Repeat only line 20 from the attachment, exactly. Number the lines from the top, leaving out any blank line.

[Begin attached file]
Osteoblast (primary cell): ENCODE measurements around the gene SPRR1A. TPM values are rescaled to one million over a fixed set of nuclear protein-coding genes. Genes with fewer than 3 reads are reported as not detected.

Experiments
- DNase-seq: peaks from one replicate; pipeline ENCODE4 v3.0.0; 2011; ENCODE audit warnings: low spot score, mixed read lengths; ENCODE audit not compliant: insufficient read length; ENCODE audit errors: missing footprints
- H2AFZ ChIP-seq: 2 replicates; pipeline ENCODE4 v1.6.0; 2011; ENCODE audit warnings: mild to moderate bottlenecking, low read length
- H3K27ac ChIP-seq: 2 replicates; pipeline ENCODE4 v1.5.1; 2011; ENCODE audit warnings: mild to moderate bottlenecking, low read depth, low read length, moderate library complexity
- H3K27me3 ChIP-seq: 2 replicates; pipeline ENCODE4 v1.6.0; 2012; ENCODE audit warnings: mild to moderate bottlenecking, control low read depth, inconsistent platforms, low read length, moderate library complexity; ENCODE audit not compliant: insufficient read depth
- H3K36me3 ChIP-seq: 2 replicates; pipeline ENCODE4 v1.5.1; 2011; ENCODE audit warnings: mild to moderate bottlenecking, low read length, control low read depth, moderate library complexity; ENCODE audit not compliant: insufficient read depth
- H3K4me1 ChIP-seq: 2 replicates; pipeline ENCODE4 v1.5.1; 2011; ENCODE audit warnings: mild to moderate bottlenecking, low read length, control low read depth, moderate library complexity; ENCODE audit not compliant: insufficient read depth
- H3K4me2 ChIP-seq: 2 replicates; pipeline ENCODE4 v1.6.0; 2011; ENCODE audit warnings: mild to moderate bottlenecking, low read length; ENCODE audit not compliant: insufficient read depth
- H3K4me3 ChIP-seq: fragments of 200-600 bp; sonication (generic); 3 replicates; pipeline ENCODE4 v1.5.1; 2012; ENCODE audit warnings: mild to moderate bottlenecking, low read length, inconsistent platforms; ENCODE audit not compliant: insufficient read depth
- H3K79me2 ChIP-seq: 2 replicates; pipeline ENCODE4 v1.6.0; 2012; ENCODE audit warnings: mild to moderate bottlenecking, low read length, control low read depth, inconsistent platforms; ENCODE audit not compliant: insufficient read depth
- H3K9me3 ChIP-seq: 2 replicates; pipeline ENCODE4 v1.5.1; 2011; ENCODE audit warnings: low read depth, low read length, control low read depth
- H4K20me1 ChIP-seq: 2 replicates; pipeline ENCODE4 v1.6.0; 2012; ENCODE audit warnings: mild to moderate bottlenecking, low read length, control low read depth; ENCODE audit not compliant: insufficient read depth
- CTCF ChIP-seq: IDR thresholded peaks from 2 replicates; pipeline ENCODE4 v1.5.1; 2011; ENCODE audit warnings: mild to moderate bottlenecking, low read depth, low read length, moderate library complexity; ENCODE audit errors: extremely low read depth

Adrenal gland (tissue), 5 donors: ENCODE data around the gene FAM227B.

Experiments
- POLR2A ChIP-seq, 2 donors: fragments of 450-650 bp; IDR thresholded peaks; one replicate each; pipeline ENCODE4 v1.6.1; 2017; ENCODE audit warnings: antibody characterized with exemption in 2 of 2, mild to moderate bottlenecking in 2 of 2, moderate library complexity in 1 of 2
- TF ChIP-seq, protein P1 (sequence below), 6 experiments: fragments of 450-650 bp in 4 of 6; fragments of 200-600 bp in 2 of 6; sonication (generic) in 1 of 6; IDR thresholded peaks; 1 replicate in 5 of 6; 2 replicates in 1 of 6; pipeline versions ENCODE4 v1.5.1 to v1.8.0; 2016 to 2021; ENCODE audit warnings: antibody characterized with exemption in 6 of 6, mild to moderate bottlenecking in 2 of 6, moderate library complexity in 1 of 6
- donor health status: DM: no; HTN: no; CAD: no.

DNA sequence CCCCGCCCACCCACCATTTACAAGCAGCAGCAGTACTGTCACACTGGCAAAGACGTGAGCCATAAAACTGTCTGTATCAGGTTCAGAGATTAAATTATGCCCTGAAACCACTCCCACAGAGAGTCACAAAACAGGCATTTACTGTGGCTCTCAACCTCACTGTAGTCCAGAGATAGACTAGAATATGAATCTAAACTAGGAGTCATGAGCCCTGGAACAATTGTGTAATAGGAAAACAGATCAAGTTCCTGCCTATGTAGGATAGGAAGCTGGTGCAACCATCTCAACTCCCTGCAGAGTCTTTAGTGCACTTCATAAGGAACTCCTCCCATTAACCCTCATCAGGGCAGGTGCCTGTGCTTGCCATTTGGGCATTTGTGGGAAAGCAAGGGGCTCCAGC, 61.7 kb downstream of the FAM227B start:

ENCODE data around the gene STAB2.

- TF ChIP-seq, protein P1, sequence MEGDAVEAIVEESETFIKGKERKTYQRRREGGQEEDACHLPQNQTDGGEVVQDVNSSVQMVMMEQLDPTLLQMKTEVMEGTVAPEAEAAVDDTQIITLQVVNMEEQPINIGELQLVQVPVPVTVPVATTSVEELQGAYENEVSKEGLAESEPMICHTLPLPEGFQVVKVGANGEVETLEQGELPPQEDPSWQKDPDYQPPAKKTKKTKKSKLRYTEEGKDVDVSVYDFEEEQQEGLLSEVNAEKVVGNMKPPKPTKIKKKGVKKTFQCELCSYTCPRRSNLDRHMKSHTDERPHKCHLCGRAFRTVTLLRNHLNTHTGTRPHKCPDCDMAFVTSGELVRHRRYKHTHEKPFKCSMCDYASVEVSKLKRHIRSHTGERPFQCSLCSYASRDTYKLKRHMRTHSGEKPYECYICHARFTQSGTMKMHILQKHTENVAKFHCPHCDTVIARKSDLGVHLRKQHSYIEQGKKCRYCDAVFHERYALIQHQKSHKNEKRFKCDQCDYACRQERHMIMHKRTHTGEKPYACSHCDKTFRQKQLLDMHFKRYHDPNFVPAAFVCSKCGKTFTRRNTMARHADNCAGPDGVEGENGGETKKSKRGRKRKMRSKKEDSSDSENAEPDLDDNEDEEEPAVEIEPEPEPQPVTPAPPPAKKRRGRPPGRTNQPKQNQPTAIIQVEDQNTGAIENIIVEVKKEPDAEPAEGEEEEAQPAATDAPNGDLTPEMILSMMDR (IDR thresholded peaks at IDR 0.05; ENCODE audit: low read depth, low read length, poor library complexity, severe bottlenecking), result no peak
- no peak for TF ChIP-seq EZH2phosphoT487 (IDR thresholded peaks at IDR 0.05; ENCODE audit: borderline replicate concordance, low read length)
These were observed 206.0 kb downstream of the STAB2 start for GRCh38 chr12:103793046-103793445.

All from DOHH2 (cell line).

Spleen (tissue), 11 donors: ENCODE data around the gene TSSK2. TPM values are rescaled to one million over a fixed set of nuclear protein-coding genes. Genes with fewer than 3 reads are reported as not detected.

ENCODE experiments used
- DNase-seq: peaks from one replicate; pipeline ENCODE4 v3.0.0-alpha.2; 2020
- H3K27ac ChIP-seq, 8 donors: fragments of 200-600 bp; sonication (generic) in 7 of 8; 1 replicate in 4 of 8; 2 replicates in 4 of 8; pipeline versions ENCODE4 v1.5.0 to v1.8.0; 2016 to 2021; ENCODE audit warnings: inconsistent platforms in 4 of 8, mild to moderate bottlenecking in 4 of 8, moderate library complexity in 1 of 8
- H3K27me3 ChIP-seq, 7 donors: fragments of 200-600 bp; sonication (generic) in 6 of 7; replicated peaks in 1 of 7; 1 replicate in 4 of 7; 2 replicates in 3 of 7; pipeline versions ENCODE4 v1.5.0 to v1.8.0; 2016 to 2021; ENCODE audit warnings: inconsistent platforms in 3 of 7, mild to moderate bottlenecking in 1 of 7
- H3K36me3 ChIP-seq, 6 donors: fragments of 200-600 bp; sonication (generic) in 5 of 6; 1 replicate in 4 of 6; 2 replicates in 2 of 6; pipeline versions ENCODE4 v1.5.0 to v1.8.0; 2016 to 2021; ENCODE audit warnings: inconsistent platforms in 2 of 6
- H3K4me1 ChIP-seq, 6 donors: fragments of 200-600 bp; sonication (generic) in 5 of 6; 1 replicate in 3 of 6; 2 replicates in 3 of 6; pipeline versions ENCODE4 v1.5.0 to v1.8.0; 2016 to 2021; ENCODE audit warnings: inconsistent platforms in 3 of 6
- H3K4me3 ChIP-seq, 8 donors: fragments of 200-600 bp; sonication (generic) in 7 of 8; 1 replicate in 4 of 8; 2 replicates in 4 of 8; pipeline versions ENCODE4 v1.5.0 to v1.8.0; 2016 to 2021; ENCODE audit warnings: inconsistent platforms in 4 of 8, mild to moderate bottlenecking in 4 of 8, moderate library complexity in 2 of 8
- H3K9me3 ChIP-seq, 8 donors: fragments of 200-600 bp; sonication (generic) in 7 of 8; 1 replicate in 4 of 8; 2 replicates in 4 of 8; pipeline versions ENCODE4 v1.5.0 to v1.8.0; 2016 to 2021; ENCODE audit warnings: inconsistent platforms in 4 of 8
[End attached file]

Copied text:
DNA sequence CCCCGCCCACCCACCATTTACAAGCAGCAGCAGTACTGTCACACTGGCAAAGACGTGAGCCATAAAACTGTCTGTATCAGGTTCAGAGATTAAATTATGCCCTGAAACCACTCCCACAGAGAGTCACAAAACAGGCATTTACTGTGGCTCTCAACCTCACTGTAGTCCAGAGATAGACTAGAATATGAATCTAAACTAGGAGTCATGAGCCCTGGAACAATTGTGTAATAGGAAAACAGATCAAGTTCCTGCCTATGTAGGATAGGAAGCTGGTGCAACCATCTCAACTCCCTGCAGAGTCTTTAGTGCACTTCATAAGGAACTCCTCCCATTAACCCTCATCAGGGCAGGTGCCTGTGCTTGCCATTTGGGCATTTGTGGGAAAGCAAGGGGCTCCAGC, 61.7 kb downstream of the FAM227B start: